Leaf and Whole Plant Problems

Seedlings foil over; stems girdled or rotted at soil line. Cause: Damping-off. Disinfect reused pots and flats by dipping them in a 10 percent bleach solution and letting them air-dry before filling them with fresh seed-starting mix. Sow seeds thinly to allow for air movement around seedlings. Cover seed with a thin layer of soilless mix or vermiculite. Water only enough to keep soil moist, not soggy. Thin seedlings and spray with compost tea as soon as First true leaves open to help prevent the problem.

Seedlings clipped off at soil line. Cause: Cutworms. Check for fat, l"-2"long, dull brown or gray caterpillars in the soil near the base of plants. Once they chew off a seedling, there is nothing you can do except protect the remaining seedlings from nocturnal cutworm attacks. Place cutworm collars around transplants, sprinkle moist bran mixed with BTK on the soil surface in the evening, or add parasitic nematodes to the soil at least a week before planting to control them.

Leaves pale green and small. Cause: Nitrogen deficiency. Spray plants and drench roots with fish emulsion to alleviate symptoms, and side-dress with compost.

Leaves yellow, distorted, and sticky. Cause: Aphids. These small green, pink, black, gray, or white fluffy-coated insects suck plant sap. For mild infestations, knock pests off plants with a blast of water. Spray plants with insecticidal soap in the evening to control, or with a commercial neem or pyrethrin spray if infestation is severe.

Leaves mottled with yellow; young growth malformed. Causes: Tobacco mosaic virus: other viral diseases. Destroy diseased plants. Presoak seed in a 10 percent bleach solution before planting, or choose resistant cultivars to prevent problems. Wash hands after handling tobacco and before touching peppers to prevent tobacco mosaic virus (TMV). Control aphids. because they spread viral diseases as they feed. Prevent problems by planting resistant cultivars such as 'Ace', 'Bell Captain, 'Bell Tower', 'Early Wonder'. 'Elisa'. 'Galaxy', 'Goldcrest', "Gypsy', 'Lady Bell', 'Lasto', 'Northstar'. Orobelle', and 'Yolo Wonder'.

Leaves yellow; plant stunted and wilts in hot weather. Cause: Nematodes. Plants eventually die. Roots may have swollen galls. Destroy infested plants, do not compost them. To control these pests, apply chitin or parasitic nematodes to the soil.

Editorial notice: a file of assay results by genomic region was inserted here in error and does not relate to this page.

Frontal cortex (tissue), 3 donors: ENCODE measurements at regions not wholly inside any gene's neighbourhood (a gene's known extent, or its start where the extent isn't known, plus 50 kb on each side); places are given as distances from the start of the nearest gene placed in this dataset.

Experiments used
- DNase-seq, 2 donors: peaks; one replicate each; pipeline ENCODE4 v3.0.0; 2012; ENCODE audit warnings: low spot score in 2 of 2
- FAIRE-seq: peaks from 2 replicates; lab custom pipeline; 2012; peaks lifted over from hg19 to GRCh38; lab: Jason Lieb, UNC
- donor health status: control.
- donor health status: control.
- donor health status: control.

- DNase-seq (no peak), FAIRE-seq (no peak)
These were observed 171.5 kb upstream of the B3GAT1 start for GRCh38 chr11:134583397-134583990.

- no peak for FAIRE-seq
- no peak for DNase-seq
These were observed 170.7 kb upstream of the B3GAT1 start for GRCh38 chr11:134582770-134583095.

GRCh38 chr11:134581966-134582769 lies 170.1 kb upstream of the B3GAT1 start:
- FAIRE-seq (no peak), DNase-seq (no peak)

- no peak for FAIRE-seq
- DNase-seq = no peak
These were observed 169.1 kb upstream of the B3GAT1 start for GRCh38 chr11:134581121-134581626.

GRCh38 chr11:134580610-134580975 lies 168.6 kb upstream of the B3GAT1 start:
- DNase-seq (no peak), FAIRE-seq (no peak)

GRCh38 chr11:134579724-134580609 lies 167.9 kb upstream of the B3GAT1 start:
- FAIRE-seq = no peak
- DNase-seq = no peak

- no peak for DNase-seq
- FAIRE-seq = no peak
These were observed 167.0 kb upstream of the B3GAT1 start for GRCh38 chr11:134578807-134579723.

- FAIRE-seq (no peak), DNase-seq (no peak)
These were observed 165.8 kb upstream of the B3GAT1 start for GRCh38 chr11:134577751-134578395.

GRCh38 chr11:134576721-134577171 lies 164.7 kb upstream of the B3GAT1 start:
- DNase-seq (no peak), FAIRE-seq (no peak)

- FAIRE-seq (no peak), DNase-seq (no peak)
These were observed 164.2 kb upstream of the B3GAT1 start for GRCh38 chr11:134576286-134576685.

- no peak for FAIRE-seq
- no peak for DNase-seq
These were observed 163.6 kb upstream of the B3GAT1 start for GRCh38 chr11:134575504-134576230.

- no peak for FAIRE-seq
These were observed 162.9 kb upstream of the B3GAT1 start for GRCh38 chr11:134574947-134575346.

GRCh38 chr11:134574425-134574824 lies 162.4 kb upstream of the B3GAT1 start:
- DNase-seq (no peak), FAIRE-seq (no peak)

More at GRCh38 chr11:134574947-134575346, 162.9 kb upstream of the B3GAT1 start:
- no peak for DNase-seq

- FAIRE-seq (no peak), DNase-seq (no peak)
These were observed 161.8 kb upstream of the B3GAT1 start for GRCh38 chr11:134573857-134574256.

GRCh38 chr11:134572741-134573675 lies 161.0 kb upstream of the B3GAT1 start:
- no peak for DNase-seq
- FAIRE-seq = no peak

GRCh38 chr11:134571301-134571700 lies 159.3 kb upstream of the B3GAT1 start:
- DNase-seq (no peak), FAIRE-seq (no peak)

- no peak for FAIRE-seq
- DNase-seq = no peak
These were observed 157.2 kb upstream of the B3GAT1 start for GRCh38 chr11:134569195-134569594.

Older leaves yellow; shoots or whole plant wilts. Cause: Fusarium or Verticillium wilt. Fusarium wilt and Verticillium wilt are both fungal diseases and are difficult to tell apart. Both Fusarium and Verticillium wilt begin as a yellowing and wilting of the lower leaves.

Plants are stunted and do not recover when watered. Cut open a stem near the soil line and look for internal discoloration. Verticillium fungi are active between 68° and 75°E while Fusarium is active between 80° and 90°F Destroy infected plants. Pepper Fusarium infects only peppers, while Verticillium infects a wide range of plant species, making effective rotation control difficult. Prevent problems by presoaking seed in a 10 percent bleach solution. Control pest nematodes to help reduce wilt problems. Few wilt-resistant cultivars are available; 'Giant Szegedi' is tolerant of Verticillium.

Leaves stippled yellow, or bronzed. Cause: Mites. Leaves turn dry and papery. These tiny, spiderlike insects thrive in hot, dry weather. Spray plants with insecticidal soap if populations are high (more than 1-2 pests per leaf).

Leaves with small, sunken, yellow-green spots. Cause: Bacterial spot. Spots eventually turn brown with lighter centers. Spray plants with copper as soon as symptoms appear to prevent further symptom development. Presoak seed in a 10 percent bleach solution to disinfect, and avoid touching wet plants.

Leaves with gray-brown spots. Cause: Cercospora leaf spot. This fungal disease only occurs in very warm climates. Spots develop a "frog-eye" appearance with light centers and dark edges. Spray planLs with copper as soon as symptoms appear to prevent further symptom development. Presoak seed in a 10 percent bleach solution and plant resistant cultivars, such as 'California Wonder", to prevent problems.

Leaves with wandering, white or translucent tunnels. Cause: Leafminers. White, maggotlike larvae feed inside leaves, leaving empty tunnels behind them. Once larvae have entered leaves, spraying will not control them. Destroy mined leaves. Cover plants with row cover until flowers open to prevent adults from laying eggs on plants. Certain nematodes can attack leafminer larvae inside leaf tunnels.

Leaves with small holes. Cause: Flea beetles. Young transplants are the most susceptible. These tiny, black, brown, or bronze insects hop when disturbed. Spray or dust plants with pyrethrin if infestation is severe. Protect transplants with row cover until they start to flower.

Leaves with large holes. Causes: Horn-worms; other caterpillars. Hornworms are 3"-4'/2" caterpillars with white diagonal stripes. The tobacco hornworm has a red horn projecting from the rear, while the tomato horn-worm has a black horn. Handpick or spray plants with BTK to control them. Do not spray caterpillars that are covered with small white cocoons; these cases contain the larvae of parasitic wasps that are natural hornworm predators.

Other caterpillars such as European corn borers and corn earworms sometimes feed on pepper leaves and fruit. Handpick, or spray plants with BTK if many caterpillars are feeding.

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